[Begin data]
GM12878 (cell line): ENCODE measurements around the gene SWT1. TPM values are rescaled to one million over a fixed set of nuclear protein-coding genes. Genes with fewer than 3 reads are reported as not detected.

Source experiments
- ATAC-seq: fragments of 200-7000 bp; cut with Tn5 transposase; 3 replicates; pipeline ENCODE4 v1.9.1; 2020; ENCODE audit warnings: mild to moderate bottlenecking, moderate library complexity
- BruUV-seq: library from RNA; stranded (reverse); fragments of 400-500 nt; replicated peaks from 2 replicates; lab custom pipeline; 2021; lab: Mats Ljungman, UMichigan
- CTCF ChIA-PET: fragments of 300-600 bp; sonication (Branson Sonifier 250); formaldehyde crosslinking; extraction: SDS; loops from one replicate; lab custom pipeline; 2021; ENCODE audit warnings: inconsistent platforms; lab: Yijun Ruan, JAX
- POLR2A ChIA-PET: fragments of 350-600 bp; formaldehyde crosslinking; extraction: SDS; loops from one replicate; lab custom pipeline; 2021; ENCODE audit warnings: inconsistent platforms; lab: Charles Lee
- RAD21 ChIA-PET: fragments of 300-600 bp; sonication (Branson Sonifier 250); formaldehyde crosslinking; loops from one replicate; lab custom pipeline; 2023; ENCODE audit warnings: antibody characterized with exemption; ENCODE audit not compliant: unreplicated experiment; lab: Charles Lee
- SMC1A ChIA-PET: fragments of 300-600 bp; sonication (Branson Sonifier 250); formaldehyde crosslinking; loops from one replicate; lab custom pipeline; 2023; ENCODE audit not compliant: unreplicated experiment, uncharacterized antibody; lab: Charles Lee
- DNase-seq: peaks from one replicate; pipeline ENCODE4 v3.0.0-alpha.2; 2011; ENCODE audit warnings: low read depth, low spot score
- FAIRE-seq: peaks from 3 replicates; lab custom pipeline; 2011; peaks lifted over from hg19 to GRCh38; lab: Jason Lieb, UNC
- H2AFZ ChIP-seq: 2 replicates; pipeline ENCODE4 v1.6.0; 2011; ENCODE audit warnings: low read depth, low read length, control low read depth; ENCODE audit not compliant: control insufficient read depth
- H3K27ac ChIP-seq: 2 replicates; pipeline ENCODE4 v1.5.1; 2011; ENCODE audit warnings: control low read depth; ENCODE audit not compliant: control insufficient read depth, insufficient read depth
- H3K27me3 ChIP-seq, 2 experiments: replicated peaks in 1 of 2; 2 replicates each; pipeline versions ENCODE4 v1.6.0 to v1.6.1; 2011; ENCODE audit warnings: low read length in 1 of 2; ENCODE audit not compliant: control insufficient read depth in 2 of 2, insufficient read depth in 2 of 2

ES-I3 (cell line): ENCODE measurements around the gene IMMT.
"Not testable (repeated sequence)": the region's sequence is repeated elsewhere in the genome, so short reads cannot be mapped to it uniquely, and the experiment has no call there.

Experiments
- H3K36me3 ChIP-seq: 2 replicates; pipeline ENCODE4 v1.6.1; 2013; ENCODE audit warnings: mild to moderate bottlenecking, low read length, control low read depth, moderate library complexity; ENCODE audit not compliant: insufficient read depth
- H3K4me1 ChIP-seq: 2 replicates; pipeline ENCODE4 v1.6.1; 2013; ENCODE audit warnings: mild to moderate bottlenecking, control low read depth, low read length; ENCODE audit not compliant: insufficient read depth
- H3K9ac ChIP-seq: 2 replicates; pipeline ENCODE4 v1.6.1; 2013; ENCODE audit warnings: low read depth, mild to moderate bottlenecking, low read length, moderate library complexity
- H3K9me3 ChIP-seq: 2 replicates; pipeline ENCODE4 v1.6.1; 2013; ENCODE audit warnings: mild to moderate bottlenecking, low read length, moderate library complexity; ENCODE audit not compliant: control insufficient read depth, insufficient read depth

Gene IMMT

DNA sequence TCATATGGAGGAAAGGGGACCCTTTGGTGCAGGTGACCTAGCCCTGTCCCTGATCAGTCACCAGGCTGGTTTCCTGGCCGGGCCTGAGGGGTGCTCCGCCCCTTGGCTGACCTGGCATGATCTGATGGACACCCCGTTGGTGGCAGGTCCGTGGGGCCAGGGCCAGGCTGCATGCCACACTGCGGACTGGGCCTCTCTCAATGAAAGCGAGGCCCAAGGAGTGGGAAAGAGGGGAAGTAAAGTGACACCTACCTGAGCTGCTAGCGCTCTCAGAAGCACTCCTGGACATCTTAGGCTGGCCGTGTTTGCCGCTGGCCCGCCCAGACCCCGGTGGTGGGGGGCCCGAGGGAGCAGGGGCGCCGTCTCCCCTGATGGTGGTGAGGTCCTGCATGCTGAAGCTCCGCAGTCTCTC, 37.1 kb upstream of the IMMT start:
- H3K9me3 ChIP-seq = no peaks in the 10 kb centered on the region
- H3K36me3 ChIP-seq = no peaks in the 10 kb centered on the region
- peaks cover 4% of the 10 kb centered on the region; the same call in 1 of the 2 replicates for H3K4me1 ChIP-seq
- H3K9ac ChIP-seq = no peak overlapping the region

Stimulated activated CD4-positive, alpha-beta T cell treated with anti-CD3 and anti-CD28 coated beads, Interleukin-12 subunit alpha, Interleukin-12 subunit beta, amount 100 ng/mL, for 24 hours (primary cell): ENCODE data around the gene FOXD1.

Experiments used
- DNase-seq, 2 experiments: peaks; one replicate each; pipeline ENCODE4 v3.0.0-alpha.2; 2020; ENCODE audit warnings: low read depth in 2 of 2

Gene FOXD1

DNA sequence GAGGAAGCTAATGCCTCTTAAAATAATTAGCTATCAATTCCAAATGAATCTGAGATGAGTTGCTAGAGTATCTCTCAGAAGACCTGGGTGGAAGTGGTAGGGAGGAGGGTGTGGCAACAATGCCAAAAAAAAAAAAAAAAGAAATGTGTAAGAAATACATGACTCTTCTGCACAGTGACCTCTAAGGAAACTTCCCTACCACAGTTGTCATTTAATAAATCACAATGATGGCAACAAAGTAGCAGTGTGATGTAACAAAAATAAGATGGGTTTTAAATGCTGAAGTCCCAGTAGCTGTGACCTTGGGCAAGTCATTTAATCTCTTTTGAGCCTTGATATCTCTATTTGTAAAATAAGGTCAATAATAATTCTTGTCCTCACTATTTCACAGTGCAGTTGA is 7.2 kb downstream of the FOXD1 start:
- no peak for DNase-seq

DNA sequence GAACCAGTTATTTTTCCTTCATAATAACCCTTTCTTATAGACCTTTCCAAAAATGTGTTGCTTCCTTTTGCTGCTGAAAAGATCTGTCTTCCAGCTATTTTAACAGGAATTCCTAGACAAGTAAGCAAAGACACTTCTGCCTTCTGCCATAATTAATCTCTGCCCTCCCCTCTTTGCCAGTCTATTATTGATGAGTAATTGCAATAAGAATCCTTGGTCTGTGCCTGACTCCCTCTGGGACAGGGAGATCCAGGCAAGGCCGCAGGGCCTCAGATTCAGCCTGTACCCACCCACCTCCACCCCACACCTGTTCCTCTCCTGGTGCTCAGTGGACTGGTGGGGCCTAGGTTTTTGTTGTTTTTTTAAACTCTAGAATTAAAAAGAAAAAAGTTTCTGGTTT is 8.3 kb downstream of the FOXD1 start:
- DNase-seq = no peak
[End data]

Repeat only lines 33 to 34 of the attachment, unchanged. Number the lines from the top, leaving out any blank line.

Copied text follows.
DNA sequence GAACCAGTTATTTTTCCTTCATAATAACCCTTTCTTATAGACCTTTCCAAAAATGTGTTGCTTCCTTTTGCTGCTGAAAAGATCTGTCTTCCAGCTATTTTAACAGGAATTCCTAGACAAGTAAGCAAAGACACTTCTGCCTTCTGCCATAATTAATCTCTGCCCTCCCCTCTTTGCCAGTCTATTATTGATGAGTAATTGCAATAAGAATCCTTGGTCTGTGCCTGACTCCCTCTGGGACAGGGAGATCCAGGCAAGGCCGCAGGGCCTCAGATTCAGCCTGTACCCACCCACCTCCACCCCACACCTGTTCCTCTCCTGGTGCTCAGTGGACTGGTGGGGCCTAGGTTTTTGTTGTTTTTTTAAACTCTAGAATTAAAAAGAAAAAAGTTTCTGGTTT is 8.3 kb downstream of the FOXD1 start:
- DNase-seq = no peak